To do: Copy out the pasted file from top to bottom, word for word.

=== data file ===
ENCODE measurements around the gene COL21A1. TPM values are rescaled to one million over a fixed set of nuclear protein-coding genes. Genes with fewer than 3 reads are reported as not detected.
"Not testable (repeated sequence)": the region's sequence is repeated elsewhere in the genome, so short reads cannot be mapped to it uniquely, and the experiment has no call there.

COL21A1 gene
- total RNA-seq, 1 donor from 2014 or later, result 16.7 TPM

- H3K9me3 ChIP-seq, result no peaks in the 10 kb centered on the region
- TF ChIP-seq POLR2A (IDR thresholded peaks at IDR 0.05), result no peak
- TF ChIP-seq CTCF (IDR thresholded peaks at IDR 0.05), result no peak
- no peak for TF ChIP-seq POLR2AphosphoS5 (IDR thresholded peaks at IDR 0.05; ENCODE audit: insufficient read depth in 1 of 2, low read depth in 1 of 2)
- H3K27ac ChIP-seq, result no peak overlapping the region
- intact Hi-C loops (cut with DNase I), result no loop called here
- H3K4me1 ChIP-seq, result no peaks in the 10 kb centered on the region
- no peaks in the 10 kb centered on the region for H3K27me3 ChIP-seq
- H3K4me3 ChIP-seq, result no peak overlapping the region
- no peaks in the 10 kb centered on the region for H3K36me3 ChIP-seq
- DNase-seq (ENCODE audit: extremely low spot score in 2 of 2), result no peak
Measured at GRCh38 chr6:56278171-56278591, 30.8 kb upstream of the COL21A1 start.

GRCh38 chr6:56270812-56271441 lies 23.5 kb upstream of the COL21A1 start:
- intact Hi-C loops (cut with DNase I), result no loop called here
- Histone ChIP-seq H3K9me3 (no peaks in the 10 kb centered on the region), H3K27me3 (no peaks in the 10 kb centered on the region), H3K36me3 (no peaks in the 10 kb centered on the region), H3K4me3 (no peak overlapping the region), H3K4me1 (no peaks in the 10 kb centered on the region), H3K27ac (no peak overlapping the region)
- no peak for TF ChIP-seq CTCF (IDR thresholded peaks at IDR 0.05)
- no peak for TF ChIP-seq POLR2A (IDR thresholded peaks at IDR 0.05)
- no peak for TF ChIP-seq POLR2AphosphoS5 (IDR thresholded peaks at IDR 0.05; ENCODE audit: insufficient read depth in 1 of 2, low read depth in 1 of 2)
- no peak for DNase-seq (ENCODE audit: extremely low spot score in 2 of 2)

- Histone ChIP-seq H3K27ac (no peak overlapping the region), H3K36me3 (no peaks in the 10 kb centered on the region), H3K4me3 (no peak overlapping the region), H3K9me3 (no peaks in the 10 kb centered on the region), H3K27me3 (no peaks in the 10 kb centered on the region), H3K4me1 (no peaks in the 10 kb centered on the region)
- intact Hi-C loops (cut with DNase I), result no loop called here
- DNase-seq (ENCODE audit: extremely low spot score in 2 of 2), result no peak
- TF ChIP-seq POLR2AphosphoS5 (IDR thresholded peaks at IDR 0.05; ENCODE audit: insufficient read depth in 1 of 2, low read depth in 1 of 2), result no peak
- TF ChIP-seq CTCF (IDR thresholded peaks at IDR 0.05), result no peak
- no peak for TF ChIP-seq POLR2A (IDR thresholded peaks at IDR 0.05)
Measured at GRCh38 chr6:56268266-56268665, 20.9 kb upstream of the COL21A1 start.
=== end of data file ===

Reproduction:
ENCODE measurements around the gene COL21A1. TPM values are rescaled to one million over a fixed set of nuclear protein-coding genes. Genes with fewer than 3 reads are reported as not detected.
"Not testable (repeated sequence)": the region's sequence is repeated elsewhere in the genome, so short reads cannot be mapped to it uniquely, and the experiment has no call there.

COL21A1 gene
- total RNA-seq, 1 donor from 2014 or later, result 16.7 TPM

- H3K9me3 ChIP-seq, result no peaks in the 10 kb centered on the region
- TF ChIP-seq POLR2A (IDR thresholded peaks at IDR 0.05), result no peak
- TF ChIP-seq CTCF (IDR thresholded peaks at IDR 0.05), result no peak
- no peak for TF ChIP-seq POLR2AphosphoS5 (IDR thresholded peaks at IDR 0.05; ENCODE audit: insufficient read depth in 1 of 2, low read depth in 1 of 2)
- H3K27ac ChIP-seq, result no peak overlapping the region
- intact Hi-C loops (cut with DNase I), result no loop called here
- H3K4me1 ChIP-seq, result no peaks in the 10 kb centered on the region
- no peaks in the 10 kb centered on the region for H3K27me3 ChIP-seq
- H3K4me3 ChIP-seq, result no peak overlapping the region
- no peaks in the 10 kb centered on the region for H3K36me3 ChIP-seq
- DNase-seq (ENCODE audit: extremely low spot score in 2 of 2), result no peak
Measured at GRCh38 chr6:56278171-56278591, 30.8 kb upstream of the COL21A1 start.

GRCh38 chr6:56270812-56271441 lies 23.5 kb upstream of the COL21A1 start:
- intact Hi-C loops (cut with DNase I), result no loop called here
- Histone ChIP-seq H3K9me3 (no peaks in the 10 kb centered on the region), H3K27me3 (no peaks in the 10 kb centered on the region), H3K36me3 (no peaks in the 10 kb centered on the region), H3K4me3 (no peak overlapping the region), H3K4me1 (no peaks in the 10 kb centered on the region), H3K27ac (no peak overlapping the region)
- no peak for TF ChIP-seq CTCF (IDR thresholded peaks at IDR 0.05)
- no peak for TF ChIP-seq POLR2A (IDR thresholded peaks at IDR 0.05)
- no peak for TF ChIP-seq POLR2AphosphoS5 (IDR thresholded peaks at IDR 0.05; ENCODE audit: insufficient read depth in 1 of 2, low read depth in 1 of 2)
- no peak for DNase-seq (ENCODE audit: extremely low spot score in 2 of 2)

- Histone ChIP-seq H3K27ac (no peak overlapping the region), H3K36me3 (no peaks in the 10 kb centered on the region), H3K4me3 (no peak overlapping the region), H3K9me3 (no peaks in the 10 kb centered on the region), H3K27me3 (no peaks in the 10 kb centered on the region), H3K4me1 (no peaks in the 10 kb centered on the region)
- intact Hi-C loops (cut with DNase I), result no loop called here
- DNase-seq (ENCODE audit: extremely low spot score in 2 of 2), result no peak
- TF ChIP-seq POLR2AphosphoS5 (IDR thresholded peaks at IDR 0.05; ENCODE audit: insufficient read depth in 1 of 2, low read depth in 1 of 2), result no peak
- TF ChIP-seq CTCF (IDR thresholded peaks at IDR 0.05), result no peak
- no peak for TF ChIP-seq POLR2A (IDR thresholded peaks at IDR 0.05)
Measured at GRCh38 chr6:56268266-56268665, 20.9 kb upstream of the COL21A1 start.